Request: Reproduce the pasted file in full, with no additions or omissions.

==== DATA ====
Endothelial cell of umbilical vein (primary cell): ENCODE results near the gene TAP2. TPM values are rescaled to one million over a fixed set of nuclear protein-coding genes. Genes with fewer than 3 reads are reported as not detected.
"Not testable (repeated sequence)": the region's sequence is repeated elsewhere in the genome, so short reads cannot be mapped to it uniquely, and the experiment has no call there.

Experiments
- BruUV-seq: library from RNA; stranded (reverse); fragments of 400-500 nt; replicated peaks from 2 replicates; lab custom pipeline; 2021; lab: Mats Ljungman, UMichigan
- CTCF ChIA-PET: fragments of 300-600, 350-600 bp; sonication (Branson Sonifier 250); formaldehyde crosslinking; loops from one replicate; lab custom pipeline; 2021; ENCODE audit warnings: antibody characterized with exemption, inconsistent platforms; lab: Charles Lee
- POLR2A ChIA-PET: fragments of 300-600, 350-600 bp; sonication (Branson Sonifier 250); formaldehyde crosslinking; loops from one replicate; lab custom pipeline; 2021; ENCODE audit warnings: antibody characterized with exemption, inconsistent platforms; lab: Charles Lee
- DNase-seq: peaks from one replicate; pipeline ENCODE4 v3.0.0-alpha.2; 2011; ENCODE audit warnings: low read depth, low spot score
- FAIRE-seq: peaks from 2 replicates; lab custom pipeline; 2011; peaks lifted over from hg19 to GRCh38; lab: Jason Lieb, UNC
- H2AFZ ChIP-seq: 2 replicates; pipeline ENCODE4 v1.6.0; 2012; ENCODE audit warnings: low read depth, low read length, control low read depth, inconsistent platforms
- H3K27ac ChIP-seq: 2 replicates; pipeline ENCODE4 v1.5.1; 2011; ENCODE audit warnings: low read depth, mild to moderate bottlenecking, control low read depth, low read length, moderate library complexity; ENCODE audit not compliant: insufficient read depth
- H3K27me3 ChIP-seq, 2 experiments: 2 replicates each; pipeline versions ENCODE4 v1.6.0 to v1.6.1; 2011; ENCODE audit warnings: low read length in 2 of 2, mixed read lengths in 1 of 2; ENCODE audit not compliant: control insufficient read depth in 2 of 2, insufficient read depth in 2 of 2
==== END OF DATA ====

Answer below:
Endothelial cell of umbilical vein (primary cell): ENCODE results near the gene TAP2. TPM values are rescaled to one million over a fixed set of nuclear protein-coding genes. Genes with fewer than 3 reads are reported as not detected.
"Not testable (repeated sequence)": the region's sequence is repeated elsewhere in the genome, so short reads cannot be mapped to it uniquely, and the experiment has no call there.

Experiments
- BruUV-seq: library from RNA; stranded (reverse); fragments of 400-500 nt; replicated peaks from 2 replicates; lab custom pipeline; 2021; lab: Mats Ljungman, UMichigan
- CTCF ChIA-PET: fragments of 300-600, 350-600 bp; sonication (Branson Sonifier 250); formaldehyde crosslinking; loops from one replicate; lab custom pipeline; 2021; ENCODE audit warnings: antibody characterized with exemption, inconsistent platforms; lab: Charles Lee
- POLR2A ChIA-PET: fragments of 300-600, 350-600 bp; sonication (Branson Sonifier 250); formaldehyde crosslinking; loops from one replicate; lab custom pipeline; 2021; ENCODE audit warnings: antibody characterized with exemption, inconsistent platforms; lab: Charles Lee
- DNase-seq: peaks from one replicate; pipeline ENCODE4 v3.0.0-alpha.2; 2011; ENCODE audit warnings: low read depth, low spot score
- FAIRE-seq: peaks from 2 replicates; lab custom pipeline; 2011; peaks lifted over from hg19 to GRCh38; lab: Jason Lieb, UNC
- H2AFZ ChIP-seq: 2 replicates; pipeline ENCODE4 v1.6.0; 2012; ENCODE audit warnings: low read depth, low read length, control low read depth, inconsistent platforms
- H3K27ac ChIP-seq: 2 replicates; pipeline ENCODE4 v1.5.1; 2011; ENCODE audit warnings: low read depth, mild to moderate bottlenecking, control low read depth, low read length, moderate library complexity; ENCODE audit not compliant: insufficient read depth
- H3K27me3 ChIP-seq, 2 experiments: 2 replicates each; pipeline versions ENCODE4 v1.6.0 to v1.6.1; 2011; ENCODE audit warnings: low read length in 2 of 2, mixed read lengths in 1 of 2; ENCODE audit not compliant: control insufficient read depth in 2 of 2, insufficient read depth in 2 of 2